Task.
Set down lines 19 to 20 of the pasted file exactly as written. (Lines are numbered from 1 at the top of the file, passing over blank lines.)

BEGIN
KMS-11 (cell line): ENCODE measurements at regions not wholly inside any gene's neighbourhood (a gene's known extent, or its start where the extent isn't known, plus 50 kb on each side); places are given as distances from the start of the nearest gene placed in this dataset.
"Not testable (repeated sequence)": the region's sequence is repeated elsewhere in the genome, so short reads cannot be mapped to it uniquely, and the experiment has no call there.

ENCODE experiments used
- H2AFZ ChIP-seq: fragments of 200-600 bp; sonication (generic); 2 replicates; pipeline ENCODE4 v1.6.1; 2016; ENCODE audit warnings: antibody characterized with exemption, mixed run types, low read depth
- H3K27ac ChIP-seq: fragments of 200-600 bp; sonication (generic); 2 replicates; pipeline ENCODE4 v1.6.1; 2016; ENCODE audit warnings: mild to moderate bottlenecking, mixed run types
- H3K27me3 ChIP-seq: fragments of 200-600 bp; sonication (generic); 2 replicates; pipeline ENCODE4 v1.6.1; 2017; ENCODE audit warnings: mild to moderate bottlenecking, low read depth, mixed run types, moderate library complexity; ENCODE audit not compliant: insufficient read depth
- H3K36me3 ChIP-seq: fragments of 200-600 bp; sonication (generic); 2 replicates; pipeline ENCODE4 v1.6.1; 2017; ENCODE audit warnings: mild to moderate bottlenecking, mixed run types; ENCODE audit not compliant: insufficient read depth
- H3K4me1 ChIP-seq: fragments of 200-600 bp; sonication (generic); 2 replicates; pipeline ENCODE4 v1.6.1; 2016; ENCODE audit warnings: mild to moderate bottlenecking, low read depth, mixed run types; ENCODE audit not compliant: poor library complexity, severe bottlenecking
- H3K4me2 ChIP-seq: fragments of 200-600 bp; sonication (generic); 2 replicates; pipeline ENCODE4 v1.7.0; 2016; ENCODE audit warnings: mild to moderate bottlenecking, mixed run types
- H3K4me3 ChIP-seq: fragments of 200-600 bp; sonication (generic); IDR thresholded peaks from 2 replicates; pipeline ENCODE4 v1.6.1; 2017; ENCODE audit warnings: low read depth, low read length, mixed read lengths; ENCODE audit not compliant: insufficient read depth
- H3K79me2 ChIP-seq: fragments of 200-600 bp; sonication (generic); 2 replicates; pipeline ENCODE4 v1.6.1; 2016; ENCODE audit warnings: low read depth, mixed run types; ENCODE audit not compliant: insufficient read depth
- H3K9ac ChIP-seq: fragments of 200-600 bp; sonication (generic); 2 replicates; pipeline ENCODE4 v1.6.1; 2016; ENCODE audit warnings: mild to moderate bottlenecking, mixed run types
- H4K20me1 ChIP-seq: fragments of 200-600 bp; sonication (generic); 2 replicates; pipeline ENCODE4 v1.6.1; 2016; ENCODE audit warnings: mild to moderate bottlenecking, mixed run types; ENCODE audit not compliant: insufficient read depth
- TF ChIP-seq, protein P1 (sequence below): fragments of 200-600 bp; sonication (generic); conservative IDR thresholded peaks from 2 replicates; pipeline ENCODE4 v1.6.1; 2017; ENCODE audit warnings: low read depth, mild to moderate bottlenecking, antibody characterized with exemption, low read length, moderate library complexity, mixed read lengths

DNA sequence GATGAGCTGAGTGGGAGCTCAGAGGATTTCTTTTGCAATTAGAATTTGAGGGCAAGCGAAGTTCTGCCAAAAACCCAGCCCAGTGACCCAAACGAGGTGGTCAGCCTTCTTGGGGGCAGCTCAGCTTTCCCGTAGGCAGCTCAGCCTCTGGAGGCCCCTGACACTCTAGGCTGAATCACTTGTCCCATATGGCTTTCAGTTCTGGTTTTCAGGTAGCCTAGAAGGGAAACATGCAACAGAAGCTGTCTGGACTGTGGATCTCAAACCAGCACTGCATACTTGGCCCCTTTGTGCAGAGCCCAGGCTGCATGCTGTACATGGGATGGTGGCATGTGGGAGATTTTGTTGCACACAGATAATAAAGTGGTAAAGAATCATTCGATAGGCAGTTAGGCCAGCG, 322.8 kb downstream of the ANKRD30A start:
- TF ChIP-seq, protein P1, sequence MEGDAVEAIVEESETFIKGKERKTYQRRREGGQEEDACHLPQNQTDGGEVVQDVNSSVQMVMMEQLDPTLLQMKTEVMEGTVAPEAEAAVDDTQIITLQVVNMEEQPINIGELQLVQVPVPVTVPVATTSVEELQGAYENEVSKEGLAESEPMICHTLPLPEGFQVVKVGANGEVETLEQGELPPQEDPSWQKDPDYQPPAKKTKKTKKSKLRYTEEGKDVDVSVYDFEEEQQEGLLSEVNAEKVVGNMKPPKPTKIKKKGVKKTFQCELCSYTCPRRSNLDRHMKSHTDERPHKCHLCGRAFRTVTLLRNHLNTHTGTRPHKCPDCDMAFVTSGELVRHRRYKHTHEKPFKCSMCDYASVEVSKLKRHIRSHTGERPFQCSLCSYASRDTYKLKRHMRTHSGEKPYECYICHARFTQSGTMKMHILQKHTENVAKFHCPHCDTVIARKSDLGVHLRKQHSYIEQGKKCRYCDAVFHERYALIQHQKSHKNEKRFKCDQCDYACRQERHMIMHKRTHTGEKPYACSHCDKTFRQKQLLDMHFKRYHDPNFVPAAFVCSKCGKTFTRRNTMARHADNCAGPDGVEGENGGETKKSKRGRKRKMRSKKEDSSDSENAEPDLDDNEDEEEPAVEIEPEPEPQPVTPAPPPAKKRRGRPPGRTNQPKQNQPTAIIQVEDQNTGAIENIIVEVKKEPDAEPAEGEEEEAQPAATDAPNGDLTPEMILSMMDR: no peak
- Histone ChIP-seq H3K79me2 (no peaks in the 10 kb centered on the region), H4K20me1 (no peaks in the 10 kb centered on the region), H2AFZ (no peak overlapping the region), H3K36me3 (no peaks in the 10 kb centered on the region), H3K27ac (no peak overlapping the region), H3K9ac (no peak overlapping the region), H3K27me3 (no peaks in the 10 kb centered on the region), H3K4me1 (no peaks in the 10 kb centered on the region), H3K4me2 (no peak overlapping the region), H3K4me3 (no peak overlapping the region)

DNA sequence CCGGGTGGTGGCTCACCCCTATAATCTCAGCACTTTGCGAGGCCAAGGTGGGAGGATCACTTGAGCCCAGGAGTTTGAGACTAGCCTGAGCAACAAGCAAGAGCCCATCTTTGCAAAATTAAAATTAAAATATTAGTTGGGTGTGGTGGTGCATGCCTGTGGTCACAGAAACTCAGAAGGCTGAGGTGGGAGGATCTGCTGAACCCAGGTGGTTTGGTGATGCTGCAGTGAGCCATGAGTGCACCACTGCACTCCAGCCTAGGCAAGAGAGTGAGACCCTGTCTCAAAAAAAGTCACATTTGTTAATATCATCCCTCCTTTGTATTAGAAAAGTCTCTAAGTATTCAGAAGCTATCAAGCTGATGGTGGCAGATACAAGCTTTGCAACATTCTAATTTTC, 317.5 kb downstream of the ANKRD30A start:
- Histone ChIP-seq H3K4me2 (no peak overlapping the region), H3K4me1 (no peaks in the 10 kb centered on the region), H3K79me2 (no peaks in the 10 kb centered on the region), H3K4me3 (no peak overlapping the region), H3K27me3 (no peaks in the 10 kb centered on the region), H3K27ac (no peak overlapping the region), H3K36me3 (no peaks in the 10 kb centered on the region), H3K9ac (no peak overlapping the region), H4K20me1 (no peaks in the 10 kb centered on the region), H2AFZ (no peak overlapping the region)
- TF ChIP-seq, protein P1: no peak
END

- Histone ChIP-seq H3K4me2 (no peak overlapping the region), H3K4me1 (no peaks in the 10 kb centered on the region), H3K79me2 (no peaks in the 10 kb centered on the region), H3K4me3 (no peak overlapping the region), H3K27me3 (no peaks in the 10 kb centered on the region), H3K27ac (no peak overlapping the region), H3K36me3 (no peaks in the 10 kb centered on the region), H3K9ac (no peak overlapping the region), H4K20me1 (no peaks in the 10 kb centered on the region), H2AFZ (no peak overlapping the region)
- TF ChIP-seq, protein P1: no peak